No catches, no fine print just unconditional book loving for your children with their favourites saved to their own digital bookshelf.
New members get entered into our monthly draw to win £100 to spend in your local bookshop plus lots lots more...Find out more
Caroline Lawrence, July 2012 Guest Editor: "When I was in fourth grade, (Year 4), our teacher Mrs. Eckhardt would give us each a eucalyptus drop (hard candy) and read us this existential sci-fi classic out loud for the last fifteen minutes of the day. This is a story where the fate of the galaxy rests in the hands of a few geeky kids. I remember being enthralled, terrified, amazed and transported. What a teacher! What a book!"
Also chosen by November 2011 Guest Editor Steve Cole: "A year before 'Doctor Who' first aired on our screens this lively and satisfying fantasy gave us Mrs Who, the original mysterious alien to travel the universe with a clutch of humans. She's one of three immortal entities (together with Mrs Which and Mrs Whatsit) embroiled in a long struggle against the evil Black Thing, a cosmic cloud of darkness. Three human children are recruited to join the battle, traversing the universe via wrinkles in space-time. Compelling and profound, the aliens and strange worlds they encounter still evoke awe and wonder in this reader."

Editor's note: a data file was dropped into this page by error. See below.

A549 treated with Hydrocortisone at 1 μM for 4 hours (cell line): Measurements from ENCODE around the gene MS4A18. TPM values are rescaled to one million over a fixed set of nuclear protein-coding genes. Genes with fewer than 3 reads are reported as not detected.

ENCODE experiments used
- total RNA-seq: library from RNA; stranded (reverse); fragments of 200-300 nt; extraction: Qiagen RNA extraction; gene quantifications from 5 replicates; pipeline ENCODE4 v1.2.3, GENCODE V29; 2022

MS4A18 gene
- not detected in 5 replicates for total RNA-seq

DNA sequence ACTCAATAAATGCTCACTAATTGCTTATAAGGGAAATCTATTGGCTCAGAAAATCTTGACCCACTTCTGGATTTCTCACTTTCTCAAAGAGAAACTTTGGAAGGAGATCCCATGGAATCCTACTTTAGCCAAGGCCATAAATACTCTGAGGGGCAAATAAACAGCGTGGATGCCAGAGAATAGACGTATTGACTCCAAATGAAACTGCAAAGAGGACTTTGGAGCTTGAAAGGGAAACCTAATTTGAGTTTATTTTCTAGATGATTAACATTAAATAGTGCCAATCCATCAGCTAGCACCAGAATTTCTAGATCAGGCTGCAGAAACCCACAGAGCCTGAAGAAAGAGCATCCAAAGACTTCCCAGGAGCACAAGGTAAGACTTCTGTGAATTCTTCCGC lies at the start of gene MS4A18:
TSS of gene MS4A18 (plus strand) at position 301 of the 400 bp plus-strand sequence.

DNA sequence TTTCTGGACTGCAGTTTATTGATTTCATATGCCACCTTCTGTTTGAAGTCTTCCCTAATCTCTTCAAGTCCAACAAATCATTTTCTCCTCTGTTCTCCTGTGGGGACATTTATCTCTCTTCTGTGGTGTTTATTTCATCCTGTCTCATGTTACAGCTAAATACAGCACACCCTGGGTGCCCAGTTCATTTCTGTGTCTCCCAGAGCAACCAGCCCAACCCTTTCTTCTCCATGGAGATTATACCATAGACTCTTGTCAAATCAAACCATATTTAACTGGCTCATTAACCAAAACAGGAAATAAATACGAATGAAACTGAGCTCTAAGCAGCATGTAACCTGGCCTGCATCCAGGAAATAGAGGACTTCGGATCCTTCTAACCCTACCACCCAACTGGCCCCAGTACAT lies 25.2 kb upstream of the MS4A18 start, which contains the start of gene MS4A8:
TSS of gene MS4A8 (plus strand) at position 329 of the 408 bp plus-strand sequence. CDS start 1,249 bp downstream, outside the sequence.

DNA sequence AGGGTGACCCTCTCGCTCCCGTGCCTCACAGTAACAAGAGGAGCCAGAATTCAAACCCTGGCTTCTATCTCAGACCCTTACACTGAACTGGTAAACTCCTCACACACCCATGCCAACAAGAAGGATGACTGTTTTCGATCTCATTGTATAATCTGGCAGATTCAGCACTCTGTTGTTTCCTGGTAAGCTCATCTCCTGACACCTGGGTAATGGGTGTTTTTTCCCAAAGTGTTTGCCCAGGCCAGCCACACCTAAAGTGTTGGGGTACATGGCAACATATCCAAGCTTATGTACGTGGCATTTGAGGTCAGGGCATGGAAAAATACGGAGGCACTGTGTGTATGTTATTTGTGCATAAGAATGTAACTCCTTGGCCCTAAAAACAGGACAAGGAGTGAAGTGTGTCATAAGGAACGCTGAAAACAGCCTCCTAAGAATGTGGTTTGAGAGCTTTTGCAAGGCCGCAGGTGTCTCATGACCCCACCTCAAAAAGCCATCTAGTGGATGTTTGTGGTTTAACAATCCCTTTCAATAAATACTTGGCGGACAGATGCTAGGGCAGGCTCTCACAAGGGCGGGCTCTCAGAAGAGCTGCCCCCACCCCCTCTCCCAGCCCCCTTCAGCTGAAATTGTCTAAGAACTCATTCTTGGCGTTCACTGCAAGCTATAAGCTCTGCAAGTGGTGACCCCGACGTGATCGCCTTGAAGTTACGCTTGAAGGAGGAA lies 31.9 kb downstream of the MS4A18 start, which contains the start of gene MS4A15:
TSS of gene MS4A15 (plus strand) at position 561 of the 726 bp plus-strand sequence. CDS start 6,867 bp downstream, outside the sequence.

When Charles Wallace Murry goes searching through a 'wrinkle in time' for his lost father, he finds himself on an evil planet where all life is enslaved by a huge pulsating brain known as 'It'.
For a Who's Who of the story, a book quiz and some super scientific facts download a Special Puffin Extra!
Visit our special Puffin Category to see the full range of titles
Publication date: 03/07/2014
Publisher: Puffin Classics an imprint of Penguin Books Ltd
|Publication date:||3rd July 2014|
|Publisher:||Puffin Classics an imprint of Penguin Books Ltd|
|Suitable for:||11+ readers, 9+ readers|
Madeleine L'Engle lives in New York and is the author of several books for young people and adults. L'Engle determined to give up writing on her 40th birthday (November 1958) when she received yet another rejection notice. "With all the hours I spent writing, I was still not pulling my own weight financially." Soon she discovered both that she could not give it up and that she had continued to work on fiction subconsciously. During the 1960s, 1970s, and 1980s, L'Engle wrote dozens of books for children and adults. Four of the books for adults formed the Crosswicks Journals series of ...More About Madeleine L'Engle